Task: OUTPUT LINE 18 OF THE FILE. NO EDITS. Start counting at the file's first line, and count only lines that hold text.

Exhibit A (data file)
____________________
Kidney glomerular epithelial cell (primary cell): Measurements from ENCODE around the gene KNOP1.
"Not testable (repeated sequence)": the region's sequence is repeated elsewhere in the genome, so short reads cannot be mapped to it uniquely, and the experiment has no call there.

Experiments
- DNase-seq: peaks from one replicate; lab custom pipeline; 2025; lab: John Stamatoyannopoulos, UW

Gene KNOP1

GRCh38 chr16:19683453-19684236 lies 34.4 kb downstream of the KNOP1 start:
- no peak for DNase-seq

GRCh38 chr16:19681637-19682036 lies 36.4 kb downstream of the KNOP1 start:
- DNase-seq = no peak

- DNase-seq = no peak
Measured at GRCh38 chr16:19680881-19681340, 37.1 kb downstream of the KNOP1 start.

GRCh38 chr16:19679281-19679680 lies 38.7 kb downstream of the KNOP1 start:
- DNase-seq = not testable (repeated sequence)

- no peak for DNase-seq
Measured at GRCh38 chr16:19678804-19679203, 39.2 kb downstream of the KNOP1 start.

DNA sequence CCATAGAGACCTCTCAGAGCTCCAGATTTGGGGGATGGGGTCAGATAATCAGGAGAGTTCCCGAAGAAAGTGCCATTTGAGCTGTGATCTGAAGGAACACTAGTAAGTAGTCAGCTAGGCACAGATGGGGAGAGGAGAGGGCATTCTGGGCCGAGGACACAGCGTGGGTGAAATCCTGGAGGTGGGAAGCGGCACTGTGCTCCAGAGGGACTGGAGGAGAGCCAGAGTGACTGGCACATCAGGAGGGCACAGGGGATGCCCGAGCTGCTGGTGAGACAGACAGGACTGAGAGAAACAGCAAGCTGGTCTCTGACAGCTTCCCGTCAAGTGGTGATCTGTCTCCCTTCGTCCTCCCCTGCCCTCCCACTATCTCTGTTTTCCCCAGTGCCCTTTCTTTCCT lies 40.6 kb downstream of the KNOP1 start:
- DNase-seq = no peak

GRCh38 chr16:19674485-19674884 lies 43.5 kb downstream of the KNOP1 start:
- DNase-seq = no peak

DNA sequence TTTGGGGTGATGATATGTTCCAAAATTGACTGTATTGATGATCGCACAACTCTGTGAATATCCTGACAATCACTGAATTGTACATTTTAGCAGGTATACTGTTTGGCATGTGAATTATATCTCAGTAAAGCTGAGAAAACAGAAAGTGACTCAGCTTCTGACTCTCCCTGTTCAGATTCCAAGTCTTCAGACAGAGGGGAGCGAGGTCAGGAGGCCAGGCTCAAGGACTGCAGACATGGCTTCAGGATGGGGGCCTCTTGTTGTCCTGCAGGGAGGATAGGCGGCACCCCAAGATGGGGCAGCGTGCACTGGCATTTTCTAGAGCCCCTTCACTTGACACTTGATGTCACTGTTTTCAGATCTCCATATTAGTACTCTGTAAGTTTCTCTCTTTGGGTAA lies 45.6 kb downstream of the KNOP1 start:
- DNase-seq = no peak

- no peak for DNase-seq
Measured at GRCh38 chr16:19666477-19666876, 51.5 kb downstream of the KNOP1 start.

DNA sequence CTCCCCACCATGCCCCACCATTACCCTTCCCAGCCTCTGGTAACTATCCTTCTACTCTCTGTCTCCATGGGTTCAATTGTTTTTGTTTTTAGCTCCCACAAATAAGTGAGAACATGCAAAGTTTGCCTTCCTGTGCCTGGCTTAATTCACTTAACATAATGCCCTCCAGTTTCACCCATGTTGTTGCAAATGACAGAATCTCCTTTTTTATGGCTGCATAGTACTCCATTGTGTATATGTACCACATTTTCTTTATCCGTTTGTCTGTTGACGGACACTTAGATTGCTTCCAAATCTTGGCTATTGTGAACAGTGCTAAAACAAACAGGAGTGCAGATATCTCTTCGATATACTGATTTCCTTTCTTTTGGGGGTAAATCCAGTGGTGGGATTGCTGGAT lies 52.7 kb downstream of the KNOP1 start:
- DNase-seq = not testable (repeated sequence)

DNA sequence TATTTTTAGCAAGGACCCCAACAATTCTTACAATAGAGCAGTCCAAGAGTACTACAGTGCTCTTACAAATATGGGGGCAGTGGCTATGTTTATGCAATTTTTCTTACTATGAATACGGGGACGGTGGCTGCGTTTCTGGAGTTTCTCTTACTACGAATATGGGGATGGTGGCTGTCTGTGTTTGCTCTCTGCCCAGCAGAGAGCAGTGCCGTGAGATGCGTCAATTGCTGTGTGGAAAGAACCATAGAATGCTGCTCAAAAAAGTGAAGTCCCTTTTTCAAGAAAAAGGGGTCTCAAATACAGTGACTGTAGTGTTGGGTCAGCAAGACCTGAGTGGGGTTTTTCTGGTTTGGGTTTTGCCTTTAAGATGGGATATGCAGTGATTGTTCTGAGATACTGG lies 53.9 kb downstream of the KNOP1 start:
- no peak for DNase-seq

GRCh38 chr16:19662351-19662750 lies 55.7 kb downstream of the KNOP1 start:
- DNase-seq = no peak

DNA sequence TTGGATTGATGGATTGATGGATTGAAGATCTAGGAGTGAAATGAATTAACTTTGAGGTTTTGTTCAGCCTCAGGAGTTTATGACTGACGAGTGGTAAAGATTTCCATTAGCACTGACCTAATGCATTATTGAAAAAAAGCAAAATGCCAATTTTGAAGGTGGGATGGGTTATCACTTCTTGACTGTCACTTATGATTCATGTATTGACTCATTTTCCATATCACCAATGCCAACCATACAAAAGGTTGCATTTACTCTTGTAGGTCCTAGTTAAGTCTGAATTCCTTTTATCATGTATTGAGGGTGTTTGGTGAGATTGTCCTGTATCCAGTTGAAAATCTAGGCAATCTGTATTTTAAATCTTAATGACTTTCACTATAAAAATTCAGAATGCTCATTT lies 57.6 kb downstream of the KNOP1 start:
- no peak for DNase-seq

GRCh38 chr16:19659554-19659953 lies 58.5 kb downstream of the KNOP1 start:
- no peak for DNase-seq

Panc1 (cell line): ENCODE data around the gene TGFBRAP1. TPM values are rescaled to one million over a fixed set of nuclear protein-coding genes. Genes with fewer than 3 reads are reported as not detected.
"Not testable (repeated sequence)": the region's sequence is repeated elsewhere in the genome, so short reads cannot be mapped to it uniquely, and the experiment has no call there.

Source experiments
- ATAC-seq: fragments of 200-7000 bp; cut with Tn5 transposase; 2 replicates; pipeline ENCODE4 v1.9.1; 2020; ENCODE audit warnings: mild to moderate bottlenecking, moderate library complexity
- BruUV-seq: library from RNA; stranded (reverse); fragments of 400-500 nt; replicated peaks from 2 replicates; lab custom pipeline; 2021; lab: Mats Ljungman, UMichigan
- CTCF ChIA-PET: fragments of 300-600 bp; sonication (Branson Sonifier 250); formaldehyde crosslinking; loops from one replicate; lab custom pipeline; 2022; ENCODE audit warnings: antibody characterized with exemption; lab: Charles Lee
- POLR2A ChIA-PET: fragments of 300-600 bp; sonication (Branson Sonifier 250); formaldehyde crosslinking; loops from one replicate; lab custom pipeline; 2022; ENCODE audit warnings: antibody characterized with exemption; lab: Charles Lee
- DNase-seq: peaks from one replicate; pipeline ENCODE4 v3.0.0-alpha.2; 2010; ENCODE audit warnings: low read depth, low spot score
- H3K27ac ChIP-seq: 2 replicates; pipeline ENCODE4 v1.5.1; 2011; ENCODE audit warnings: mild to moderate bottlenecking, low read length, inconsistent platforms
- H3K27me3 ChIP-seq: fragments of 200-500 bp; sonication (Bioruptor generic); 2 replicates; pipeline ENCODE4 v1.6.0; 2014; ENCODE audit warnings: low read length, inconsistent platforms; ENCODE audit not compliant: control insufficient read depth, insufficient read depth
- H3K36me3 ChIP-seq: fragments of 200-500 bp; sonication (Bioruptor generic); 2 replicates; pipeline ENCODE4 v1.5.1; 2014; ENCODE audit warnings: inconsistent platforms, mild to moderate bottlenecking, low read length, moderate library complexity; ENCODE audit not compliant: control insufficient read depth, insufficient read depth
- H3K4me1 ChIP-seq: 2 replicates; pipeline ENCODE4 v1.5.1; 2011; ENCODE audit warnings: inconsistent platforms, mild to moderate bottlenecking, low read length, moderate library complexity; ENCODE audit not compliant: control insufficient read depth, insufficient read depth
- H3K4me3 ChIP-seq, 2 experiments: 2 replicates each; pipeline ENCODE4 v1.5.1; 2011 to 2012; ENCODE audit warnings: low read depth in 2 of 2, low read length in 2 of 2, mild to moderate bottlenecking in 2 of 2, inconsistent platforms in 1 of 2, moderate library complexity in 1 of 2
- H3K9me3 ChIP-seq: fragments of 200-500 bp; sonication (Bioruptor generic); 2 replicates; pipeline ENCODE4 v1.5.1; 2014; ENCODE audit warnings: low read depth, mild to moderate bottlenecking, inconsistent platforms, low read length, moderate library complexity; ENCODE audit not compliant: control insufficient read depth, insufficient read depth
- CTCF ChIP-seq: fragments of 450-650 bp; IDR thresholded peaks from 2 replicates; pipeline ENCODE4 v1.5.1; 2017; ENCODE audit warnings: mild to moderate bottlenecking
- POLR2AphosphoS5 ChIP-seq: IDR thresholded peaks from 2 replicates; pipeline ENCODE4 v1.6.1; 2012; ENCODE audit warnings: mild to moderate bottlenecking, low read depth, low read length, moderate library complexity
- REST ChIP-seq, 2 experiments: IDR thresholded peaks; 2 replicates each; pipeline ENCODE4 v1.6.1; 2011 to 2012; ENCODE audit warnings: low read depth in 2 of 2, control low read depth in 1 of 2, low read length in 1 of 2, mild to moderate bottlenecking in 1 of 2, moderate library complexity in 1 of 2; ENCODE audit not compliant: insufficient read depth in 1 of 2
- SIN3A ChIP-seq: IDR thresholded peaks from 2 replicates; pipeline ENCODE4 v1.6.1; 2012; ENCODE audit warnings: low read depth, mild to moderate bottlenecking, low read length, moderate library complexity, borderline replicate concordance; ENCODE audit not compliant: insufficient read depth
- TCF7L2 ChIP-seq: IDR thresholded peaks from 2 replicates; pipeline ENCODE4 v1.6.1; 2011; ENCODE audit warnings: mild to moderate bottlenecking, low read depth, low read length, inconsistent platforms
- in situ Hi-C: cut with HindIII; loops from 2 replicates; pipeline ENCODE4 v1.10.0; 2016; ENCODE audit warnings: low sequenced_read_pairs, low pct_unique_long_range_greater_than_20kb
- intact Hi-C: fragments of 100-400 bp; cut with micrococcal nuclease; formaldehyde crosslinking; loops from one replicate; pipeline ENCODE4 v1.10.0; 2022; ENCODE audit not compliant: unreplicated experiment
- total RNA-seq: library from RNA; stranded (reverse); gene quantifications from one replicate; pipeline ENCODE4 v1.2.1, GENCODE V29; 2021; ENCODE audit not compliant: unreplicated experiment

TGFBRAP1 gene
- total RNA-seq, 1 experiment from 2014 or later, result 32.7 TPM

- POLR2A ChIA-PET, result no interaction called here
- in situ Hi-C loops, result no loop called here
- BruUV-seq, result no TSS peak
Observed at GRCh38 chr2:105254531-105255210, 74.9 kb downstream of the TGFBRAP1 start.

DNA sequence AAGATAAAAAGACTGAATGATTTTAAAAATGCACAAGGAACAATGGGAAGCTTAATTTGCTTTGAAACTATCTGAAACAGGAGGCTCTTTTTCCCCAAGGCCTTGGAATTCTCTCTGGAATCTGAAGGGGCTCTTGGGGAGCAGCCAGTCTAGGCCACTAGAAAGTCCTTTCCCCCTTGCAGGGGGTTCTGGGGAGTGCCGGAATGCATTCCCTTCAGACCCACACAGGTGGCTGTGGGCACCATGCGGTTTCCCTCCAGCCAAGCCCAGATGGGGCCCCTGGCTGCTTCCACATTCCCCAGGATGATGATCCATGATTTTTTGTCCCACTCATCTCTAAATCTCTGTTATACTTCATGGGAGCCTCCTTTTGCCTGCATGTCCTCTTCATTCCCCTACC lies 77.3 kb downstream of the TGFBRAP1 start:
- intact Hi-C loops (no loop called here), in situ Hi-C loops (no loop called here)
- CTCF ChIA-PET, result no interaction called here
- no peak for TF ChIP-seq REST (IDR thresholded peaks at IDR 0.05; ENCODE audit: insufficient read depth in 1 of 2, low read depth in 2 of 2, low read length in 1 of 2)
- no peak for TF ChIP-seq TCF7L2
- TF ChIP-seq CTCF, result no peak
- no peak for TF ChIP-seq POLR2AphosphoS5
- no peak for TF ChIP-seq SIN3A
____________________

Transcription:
GRCh38 chr16:19674485-19674884 lies 43.5 kb downstream of the KNOP1 start: